Twelve months from now, what market figures would you like to see in order to deem this a successful year for PeopleSoft CRM?
It is hard for me to tell you a number. I don't want to duck the question, though. I'd like to see us at least triple our number of accounts, but this last year has been great. I told (new PeopleSoft CRM vice president and general manager) Joe Davis that in 12 months we've gone from new to number two. There are a few ways where we focused too much on the technology in the product and not the overall solution and that's very easy for us to fix. It seems like you've been grabbing some customers who are scared off by the expense of upgrading to Siebel 7. How are you getting them to make the switch?
I think we have sufficient brand recognition now to be considered in most deals. We'll get a chance -- even with the Siebel install base. You probably aren't unaware that the pace of upgrades from Siebel's client-server application to Siebel 7 is the slowest in their history. You're looking at a cliff; you've got to re-implement the thing. There's no commonality in what was there and what is there now. If you look at having to redo it, you may say is there a plan b? Some people put Siebel in four years ago and in four years realize that back-office integration really matters. Plus, Siebel hasn't always been the best customer to do business with from a contractual basis or to partner with. If you've been under the lash for a while
SAP has a large installed base. They have 14,000 accounts they can sell to. Are they selling outside their installed base? We are. Also, a lot of folks will buy whatever SAP sells, even if it's not on the cutting edge of CRM. There are not a lot of early adopter technology users among their customers. We're going to focus more on service industries, as well as high technology and manufacturing. We haven't heard much here at the conference about PeopleSoft 8.8 and it's due out in three months. What should customers expect you to deliver in the upgrade?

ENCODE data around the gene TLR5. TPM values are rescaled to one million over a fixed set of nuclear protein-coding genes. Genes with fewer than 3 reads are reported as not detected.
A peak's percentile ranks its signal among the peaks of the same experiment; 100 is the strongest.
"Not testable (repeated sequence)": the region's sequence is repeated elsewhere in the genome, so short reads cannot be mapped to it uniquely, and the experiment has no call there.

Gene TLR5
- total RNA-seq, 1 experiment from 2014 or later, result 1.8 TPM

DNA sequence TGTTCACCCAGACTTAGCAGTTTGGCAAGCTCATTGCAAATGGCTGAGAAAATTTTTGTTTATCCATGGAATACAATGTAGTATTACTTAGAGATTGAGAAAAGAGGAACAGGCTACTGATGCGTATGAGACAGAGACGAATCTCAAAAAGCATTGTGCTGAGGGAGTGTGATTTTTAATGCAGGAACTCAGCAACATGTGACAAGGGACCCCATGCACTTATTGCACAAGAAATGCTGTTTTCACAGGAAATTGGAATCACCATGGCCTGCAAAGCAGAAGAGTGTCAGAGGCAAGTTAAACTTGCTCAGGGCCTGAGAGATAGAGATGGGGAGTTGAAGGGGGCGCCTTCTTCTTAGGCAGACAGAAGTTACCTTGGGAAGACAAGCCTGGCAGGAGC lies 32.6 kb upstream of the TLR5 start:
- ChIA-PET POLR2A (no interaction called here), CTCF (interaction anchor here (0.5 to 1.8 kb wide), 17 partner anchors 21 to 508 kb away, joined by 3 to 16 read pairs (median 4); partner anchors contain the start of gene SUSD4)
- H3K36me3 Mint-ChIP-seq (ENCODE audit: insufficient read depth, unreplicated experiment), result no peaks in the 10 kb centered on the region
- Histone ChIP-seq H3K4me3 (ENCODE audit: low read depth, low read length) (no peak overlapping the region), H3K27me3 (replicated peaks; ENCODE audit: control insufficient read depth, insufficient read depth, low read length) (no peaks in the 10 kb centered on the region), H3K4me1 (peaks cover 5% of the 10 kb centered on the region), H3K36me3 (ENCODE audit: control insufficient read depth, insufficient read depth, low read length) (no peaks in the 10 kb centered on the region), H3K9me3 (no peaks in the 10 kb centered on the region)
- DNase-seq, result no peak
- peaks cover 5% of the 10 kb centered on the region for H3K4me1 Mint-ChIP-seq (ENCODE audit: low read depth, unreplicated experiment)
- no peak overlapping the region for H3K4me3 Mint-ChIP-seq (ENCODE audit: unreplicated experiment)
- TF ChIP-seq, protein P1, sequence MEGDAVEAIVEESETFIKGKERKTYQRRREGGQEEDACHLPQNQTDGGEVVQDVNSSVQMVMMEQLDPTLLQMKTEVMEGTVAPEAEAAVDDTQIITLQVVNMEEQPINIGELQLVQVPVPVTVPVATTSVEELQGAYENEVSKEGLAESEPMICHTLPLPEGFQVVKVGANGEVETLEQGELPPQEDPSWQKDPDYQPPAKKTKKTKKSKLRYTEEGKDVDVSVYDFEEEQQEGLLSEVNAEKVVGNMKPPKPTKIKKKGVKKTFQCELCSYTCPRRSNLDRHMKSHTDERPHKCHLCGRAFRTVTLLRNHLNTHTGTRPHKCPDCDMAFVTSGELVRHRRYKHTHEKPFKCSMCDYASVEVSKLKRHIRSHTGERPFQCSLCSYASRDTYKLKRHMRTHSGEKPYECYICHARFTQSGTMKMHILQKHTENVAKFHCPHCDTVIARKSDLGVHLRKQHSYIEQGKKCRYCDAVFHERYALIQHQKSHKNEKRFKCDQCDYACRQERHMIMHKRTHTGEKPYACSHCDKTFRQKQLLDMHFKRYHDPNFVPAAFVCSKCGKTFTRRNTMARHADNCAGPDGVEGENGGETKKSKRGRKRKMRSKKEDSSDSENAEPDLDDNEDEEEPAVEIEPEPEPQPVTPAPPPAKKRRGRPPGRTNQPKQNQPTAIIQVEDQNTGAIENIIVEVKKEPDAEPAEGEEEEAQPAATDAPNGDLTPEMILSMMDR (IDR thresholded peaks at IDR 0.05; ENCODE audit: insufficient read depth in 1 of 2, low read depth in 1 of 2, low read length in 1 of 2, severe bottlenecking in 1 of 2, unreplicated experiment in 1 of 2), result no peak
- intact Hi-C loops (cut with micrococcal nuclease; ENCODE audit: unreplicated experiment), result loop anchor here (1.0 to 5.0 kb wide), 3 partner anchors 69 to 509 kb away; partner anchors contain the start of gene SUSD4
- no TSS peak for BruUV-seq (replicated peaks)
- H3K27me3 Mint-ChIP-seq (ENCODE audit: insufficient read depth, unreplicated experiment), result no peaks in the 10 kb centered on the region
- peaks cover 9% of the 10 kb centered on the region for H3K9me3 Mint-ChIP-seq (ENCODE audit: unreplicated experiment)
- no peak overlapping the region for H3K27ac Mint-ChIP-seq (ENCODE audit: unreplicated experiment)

PeopleSoft 8.8 will have a lot more usability enhancements. It'll go from 12 clicks to three to open up a service case. Siebel requires seven different screens. That's just silly. We required 12 clicks and that was silly. We basically built out all the functionality and now the focus is not just on efficiency. We need to look at effectiveness. Take the call center; the agents can work, work, work, but they can't talk or click any faster. So how do we move a phone call onto the Web or let people help themselves? On the marketing side (in PeopleSoft 8.8) you'll see a lot of things around dialogue, linking single interactions into dialogs. It'll also come with three new vertical market solutions -- energy, insurance and high technology. Have you done a cost-benefit analysis to try to prove the value in switching to PeopleSoft?
Not so much. People will look at it and say we're going to do an objective evaluation of the
effort involved of going from the old version of Siebel to Siebel 7 versus going to PeopleSoft.
What we don't do is provide an out-of-the-box ROI evaluation on dumping Siebel and going with
PeopleSoft, but that is a pretty darn good idea. So you do think Microsoft's move to the enterprise
space is inevitable.
I don't know. Certainly I do think that Outlook-based things for sales and other things at the low end of the market will make sense. I have a ton of respect for Microsoft, but I don't think they're signaling any near-term intention to go after the enterprise. I don't think most people think about buying enterprise software from Microsoft. How many bugs in IE are there? How many security holes and viruses? (laughs) They do a great job rolling out technology and if that happens in five years that's great, but three to five years in technology is like dog years. It'll feel like 50 years.
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CLICK to sound off: What will it take for PeopleSoft to catch Siebel?
CLICK for our Best Web Links on CRM vendors I'd guess CRM vendors are sort of looking over their shoulders these days. Do you hear Microsoft's footsteps?
I don't worry about that. That's down the road. What I worry about is Siebel and SAP.